This locality was the scene of many important events in the early settlement of this county, some of which will be noted in other chapters.
In the spring of 1852 the ice went out and the Mississippi was open in this vicinity on March 15. The first steamboat from below was the Nominee, which arrived at Wabasha prairie on April 1. This boat only went up as far as Lake Pepin on account of the ice. On its second trip it passed through the lake April 16, and was the first steamboat to arrive at St. Paul.
Capt. Smith brought up on the Nominee quite a number of passengers, who landed on Wabasha prairie, and also some lumber and supplies for the settlers. As soon as the material arrived, Johnson built a shanty on Mo. 4, his claim at the upper landing. This building was on what is now Center street, between Second and Front streets. It was 12 X 16, with a shed roof of boards, the eaves of which were about five feet from the ground. This was for awhile the hotel, the general stopping-place for all who got off at what was then known as Johnson's Landing. Every claim shanty was, however, the stranger's home, if application was made for shelter and food.
Jabez McDermott built a log shanty on his claim, a little southeast from where the shops of the Winona & St. Peter railroad now stand. The roof was a covering of bark. All of the material for this shanty was taken from the Indian tepee which stood near by. This locality was the site of Wabasha's village ~ the village of the band of Sioux of which he was the chief, and their general gathering-place. There were seven or eight of their cabins standing when McDermott made a claim of their village.
These Indian tepees were constructed with a framework of posts and poles fastened together by withes and covered with broad strips of elm bark. The roof was peaked, the bark covering supported by a framework of poles. For the sides the strips of bark were of suitable length to reach from the ground to the eaves. They were oblong in shape, about 13 X 20 feet, the sides about four or five feet high. The bark covering was fastened by poles outside secured by withes. No nails or pins were used in their construction. Inside they were provided with benches, or berths, from two to three feet wide and about two feet from the ground, extending around three sides of the hut. These seats, or sleeping-places, were composed of poles and bark. Some sawed lumber was also used about these tepees. The lumber, boards and planks, found there by the early settlers was probably taken from the river, brought down by floods from wrecks of rafts.
There were two or three of these tepees in the mouth of Gilmore valley near the Indian cultivation. One much larger than the others was about 20 X 30. There were also two or three in the mouth of Burns valley. They were all of the same style of architecture and similarly constructed.
These cabins were but summer residences for the Sioux and were but temporarily occupied in cold weather, when they usually fixed their hunting camps, of skin or cloth tents, in the timber on the river bottoms. The Indians sometimes halted in their migration and stopped in them for two or three days at a time after the first settlers came here in 1851, but they abandoned them entirely in the spring of 1852. These tepees were torn down in the forepart of this season. While the Sioux remained in this vicinity they sometimes visited the settlements, and were at all times friendly without being familiar or troublesome.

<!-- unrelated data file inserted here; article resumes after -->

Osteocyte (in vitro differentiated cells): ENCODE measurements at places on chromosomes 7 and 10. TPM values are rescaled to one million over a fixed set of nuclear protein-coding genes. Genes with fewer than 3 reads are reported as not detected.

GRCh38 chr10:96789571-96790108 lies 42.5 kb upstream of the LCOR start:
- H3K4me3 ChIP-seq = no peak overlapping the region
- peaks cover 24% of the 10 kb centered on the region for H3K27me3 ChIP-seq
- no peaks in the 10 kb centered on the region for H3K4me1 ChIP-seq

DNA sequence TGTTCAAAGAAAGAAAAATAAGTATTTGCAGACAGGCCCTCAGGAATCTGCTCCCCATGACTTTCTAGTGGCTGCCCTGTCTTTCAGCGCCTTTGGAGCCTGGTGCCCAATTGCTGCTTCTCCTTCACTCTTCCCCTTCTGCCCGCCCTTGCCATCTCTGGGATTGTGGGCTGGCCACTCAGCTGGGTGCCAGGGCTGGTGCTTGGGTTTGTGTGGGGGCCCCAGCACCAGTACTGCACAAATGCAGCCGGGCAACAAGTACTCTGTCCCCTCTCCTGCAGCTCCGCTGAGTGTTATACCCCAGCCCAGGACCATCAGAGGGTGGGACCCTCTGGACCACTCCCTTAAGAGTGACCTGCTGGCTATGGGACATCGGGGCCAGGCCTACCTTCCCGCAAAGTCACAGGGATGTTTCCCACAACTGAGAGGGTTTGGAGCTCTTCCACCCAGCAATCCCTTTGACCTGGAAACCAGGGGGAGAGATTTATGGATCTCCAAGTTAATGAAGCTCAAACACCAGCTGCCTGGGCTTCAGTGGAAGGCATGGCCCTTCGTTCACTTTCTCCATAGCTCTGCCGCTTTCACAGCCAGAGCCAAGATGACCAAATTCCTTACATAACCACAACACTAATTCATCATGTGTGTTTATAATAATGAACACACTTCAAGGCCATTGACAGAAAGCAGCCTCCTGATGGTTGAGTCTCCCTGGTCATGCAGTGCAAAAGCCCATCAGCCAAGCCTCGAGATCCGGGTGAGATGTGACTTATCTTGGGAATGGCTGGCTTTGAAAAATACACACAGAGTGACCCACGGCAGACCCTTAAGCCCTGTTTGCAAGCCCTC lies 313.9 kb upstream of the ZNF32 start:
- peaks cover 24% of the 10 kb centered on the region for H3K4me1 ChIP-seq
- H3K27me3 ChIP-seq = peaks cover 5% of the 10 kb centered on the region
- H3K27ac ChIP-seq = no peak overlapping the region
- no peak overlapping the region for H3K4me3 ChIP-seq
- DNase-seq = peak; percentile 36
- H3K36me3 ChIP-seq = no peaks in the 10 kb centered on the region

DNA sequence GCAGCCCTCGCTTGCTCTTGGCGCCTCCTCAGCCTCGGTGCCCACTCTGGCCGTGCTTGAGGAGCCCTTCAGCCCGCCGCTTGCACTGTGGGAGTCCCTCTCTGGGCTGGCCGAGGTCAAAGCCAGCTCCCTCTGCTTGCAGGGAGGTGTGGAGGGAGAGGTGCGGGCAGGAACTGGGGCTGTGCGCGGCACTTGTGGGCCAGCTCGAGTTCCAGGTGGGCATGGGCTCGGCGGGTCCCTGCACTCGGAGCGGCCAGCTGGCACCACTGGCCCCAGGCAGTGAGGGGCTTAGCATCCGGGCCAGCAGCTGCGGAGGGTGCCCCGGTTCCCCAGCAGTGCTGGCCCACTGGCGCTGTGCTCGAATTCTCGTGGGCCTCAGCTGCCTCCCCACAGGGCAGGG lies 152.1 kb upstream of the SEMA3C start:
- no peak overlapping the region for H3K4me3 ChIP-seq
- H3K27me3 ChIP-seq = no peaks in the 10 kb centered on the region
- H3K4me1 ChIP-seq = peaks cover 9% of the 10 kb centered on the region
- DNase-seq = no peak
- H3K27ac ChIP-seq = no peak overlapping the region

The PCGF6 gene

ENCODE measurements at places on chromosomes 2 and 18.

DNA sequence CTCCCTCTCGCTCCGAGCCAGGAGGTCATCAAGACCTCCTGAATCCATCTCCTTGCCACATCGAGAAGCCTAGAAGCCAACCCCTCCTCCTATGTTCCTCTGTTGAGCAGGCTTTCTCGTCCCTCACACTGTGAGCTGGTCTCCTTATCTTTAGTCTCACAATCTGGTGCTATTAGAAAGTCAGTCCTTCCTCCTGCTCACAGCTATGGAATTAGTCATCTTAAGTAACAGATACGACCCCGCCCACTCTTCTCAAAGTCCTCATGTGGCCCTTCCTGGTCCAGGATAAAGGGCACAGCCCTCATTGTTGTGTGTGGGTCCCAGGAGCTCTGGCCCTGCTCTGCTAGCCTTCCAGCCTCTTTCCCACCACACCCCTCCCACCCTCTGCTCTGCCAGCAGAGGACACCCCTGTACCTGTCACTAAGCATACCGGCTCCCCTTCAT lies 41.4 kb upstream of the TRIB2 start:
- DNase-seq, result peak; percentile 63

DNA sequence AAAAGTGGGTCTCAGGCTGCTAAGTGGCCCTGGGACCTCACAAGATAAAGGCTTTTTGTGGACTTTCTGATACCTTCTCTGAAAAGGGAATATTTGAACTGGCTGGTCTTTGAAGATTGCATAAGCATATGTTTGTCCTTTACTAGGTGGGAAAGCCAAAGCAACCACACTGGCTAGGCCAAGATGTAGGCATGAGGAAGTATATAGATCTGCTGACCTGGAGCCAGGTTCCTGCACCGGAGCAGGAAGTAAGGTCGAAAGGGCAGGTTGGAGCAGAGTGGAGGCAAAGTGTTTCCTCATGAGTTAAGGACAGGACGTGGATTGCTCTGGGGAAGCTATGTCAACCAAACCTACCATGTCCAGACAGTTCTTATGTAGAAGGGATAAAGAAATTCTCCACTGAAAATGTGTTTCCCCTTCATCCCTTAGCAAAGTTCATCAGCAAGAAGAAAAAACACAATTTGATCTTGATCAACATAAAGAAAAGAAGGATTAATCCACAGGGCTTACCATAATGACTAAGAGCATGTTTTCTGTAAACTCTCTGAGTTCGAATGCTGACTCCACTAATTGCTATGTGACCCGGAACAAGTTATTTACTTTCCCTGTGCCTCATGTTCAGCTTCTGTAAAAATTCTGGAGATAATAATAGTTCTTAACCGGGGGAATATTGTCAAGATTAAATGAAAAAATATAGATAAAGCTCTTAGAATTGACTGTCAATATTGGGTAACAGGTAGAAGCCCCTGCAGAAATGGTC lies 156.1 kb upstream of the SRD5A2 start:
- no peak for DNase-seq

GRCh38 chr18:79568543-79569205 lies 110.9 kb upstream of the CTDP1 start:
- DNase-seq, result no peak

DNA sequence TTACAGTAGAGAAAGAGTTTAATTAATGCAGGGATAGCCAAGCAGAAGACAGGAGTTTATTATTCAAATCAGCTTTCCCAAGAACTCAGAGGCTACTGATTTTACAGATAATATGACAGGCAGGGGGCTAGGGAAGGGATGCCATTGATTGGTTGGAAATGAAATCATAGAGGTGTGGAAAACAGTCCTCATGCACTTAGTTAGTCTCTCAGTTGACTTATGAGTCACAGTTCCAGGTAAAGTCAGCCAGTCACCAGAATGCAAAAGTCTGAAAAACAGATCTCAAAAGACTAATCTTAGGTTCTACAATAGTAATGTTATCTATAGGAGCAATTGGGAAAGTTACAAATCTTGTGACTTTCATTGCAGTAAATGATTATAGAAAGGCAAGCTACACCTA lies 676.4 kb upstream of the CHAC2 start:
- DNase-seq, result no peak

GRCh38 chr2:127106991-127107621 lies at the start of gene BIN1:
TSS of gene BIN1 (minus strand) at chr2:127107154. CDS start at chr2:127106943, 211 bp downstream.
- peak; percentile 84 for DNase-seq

Soon after the opening of navigation another town site was discovered on the Mississippi below the mouth of the White Water. Two or three brothers by the name of Hall selected this location. It was known as Hall's Landing. No special effort was made to develop its advantages until the following year, when the town of Mt. Vernon was laid out, about two miles below the mouth of the White Water.
During 1851 and 1852 there was quite a rush of immigration to the country on the upper Mississippi. Among the localities in the western part of the State of Wisconsin which attracted considerable attention from this moving population was La Crosse. After the treaty with the Sioux in 1851 many of these immigrants made La Crosse a temporary halting place until opportunity was given to make selections of locations on the west side of the river. A very large majority of the first settlers in southern Minnesota were of this class.
With the exception of the colony that settled at Minnesota City, Winona county was first settled almost entirely by these temporary residents of La Crosse. During the winter some of these citizens of Wisconsin came up the river on the ice and selected locations on Wabasha prairie and in its vicinity. In the spring they, with others, visited this part of the territory to see the country, and made claims in a more formal manner.
These claims were usually marked by writing the name of the claim-maker on the stakes which defined the location selected, or, if in the timber, the trees were blazed and the name of the claimant conspicuously displayed. As the season advanced it became necessary to represent some improvements. A few logs laid up, as if a future cabin was contemplated, a few furrows with a plows, or a little corn or vegetables planted, gave evidence that the claim was occupied. These claims were usually acknowledged by the settlers and mutual protection given, although the laws governing claims were not fully complied with.